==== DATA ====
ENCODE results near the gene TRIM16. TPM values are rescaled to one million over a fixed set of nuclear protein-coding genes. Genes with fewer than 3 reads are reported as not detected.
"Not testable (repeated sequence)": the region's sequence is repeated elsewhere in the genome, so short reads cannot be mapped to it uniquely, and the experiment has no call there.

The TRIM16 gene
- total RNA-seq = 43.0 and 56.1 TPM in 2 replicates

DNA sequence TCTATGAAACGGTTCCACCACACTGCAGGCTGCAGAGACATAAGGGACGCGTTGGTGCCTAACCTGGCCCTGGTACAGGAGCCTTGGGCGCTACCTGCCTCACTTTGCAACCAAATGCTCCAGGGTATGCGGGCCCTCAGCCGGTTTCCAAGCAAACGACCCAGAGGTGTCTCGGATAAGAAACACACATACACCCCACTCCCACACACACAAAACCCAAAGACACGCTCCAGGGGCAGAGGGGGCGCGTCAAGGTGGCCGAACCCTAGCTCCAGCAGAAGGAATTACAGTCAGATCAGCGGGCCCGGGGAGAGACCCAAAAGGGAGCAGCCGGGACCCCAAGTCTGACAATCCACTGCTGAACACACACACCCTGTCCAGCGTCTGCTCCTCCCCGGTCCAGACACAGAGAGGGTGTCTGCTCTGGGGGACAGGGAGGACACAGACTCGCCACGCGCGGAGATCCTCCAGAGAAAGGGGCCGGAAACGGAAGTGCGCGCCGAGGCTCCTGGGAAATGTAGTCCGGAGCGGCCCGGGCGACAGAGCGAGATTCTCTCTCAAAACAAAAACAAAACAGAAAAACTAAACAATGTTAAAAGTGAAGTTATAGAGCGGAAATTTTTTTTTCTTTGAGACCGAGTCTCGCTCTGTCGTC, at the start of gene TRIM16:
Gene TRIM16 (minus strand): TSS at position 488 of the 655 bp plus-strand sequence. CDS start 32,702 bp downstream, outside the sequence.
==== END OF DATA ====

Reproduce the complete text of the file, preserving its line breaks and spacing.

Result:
ENCODE results near the gene TRIM16. TPM values are rescaled to one million over a fixed set of nuclear protein-coding genes. Genes with fewer than 3 reads are reported as not detected.
"Not testable (repeated sequence)": the region's sequence is repeated elsewhere in the genome, so short reads cannot be mapped to it uniquely, and the experiment has no call there.

The TRIM16 gene
- total RNA-seq = 43.0 and 56.1 TPM in 2 replicates

DNA sequence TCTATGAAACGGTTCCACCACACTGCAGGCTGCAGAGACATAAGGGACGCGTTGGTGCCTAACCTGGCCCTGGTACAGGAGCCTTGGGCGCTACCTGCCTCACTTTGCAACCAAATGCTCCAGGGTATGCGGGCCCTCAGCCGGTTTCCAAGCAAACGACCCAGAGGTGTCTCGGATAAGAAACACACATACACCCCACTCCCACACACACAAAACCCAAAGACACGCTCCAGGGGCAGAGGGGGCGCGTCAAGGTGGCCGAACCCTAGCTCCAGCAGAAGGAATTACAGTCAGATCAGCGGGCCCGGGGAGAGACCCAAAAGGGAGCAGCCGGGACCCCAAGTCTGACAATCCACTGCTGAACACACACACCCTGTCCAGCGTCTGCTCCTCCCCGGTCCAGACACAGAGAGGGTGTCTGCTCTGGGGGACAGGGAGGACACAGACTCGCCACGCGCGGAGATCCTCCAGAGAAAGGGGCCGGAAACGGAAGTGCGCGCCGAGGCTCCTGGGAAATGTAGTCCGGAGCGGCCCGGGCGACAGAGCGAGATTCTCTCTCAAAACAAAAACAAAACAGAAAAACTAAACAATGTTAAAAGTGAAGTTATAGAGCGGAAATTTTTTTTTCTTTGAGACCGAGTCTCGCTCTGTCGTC, at the start of gene TRIM16:
Gene TRIM16 (minus strand): TSS at position 488 of the 655 bp plus-strand sequence. CDS start 32,702 bp downstream, outside the sequence.